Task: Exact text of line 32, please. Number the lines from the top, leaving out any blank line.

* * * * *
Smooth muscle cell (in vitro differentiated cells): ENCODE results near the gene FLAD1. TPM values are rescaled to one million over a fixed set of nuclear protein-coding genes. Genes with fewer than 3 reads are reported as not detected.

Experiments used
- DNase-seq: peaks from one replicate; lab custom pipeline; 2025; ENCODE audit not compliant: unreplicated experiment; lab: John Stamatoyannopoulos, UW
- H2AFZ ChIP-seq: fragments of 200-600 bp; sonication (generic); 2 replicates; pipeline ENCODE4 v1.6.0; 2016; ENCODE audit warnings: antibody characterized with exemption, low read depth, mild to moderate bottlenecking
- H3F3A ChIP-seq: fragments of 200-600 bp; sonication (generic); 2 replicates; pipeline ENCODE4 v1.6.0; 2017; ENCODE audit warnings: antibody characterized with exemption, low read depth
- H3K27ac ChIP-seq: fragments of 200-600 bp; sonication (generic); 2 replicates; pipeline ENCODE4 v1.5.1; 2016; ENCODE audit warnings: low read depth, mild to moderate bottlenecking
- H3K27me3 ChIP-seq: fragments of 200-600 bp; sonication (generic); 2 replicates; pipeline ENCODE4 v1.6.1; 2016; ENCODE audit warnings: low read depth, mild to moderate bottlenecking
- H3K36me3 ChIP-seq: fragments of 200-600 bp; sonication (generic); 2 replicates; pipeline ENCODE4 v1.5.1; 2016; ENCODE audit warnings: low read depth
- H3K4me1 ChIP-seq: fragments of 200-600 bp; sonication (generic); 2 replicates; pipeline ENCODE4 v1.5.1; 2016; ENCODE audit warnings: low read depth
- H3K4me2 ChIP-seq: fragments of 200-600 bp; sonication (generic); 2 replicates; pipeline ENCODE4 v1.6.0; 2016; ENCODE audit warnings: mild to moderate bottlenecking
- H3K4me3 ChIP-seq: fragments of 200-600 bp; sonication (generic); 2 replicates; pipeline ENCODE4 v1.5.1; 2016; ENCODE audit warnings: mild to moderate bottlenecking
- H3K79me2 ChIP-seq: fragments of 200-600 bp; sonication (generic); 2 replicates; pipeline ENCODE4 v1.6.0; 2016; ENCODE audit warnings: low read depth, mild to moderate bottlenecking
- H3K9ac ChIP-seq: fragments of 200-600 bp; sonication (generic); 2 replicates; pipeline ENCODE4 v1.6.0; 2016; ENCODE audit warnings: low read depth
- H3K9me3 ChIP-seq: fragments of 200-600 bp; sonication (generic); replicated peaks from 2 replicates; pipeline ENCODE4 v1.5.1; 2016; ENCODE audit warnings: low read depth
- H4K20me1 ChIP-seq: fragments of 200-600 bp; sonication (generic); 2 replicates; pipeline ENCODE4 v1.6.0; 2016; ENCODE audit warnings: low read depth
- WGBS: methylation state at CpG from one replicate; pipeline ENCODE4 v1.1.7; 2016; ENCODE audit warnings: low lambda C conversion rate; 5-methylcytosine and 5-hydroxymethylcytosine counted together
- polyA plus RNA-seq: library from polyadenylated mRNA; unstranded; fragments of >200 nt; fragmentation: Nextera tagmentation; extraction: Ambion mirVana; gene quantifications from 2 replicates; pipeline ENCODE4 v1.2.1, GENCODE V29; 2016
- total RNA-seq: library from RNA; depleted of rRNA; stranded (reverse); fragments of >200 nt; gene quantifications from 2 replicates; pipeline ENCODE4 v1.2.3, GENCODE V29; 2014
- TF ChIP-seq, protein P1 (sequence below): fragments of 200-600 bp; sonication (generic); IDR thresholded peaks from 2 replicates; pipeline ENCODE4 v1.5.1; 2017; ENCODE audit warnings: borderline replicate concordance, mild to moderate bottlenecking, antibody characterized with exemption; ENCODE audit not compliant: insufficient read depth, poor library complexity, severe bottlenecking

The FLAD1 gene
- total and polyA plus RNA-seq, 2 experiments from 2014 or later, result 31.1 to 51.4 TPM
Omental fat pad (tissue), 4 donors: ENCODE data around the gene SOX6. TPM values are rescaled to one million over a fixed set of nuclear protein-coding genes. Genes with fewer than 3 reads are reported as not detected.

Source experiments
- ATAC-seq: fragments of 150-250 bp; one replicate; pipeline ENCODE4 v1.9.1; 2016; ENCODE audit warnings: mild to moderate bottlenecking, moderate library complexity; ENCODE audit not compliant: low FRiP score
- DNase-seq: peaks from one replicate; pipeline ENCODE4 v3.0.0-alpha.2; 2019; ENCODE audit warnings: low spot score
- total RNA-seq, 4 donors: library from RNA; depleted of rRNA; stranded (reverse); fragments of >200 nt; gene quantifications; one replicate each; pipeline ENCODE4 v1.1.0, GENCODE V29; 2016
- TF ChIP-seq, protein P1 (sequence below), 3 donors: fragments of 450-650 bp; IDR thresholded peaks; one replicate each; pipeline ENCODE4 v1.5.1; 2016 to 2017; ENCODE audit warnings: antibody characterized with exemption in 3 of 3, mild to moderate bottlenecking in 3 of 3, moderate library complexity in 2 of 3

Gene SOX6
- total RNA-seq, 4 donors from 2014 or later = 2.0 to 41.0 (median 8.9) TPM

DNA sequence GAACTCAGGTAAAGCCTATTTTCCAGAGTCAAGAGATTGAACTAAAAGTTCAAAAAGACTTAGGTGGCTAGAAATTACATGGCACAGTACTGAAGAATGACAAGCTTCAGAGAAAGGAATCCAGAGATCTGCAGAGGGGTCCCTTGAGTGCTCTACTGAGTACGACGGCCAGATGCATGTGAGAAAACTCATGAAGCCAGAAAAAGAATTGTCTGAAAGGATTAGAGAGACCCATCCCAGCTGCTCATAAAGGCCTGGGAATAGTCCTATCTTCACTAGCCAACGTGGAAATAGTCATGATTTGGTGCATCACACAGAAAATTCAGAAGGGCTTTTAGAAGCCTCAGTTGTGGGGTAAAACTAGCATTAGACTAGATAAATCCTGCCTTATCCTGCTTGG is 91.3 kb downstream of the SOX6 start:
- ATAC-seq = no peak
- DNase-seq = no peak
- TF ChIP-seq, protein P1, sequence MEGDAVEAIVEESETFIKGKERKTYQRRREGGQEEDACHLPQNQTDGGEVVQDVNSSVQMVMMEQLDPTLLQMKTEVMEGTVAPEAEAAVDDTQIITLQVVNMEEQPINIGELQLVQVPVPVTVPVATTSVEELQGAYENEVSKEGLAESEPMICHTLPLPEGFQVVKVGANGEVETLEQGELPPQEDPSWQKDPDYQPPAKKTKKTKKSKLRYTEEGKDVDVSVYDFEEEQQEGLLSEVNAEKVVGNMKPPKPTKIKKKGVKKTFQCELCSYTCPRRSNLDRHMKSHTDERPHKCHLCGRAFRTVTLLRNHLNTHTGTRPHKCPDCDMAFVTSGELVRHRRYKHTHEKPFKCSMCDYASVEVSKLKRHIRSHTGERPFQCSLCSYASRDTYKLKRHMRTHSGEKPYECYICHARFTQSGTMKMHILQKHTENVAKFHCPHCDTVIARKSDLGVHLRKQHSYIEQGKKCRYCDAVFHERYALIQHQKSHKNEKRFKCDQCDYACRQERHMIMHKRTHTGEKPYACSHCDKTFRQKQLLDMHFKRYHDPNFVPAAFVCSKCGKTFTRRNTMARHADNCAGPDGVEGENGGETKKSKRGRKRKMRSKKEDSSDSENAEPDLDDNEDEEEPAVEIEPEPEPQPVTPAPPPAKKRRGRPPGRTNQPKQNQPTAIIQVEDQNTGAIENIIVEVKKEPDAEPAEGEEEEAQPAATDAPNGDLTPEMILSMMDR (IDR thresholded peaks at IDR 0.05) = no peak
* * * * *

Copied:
- DNase-seq = no peak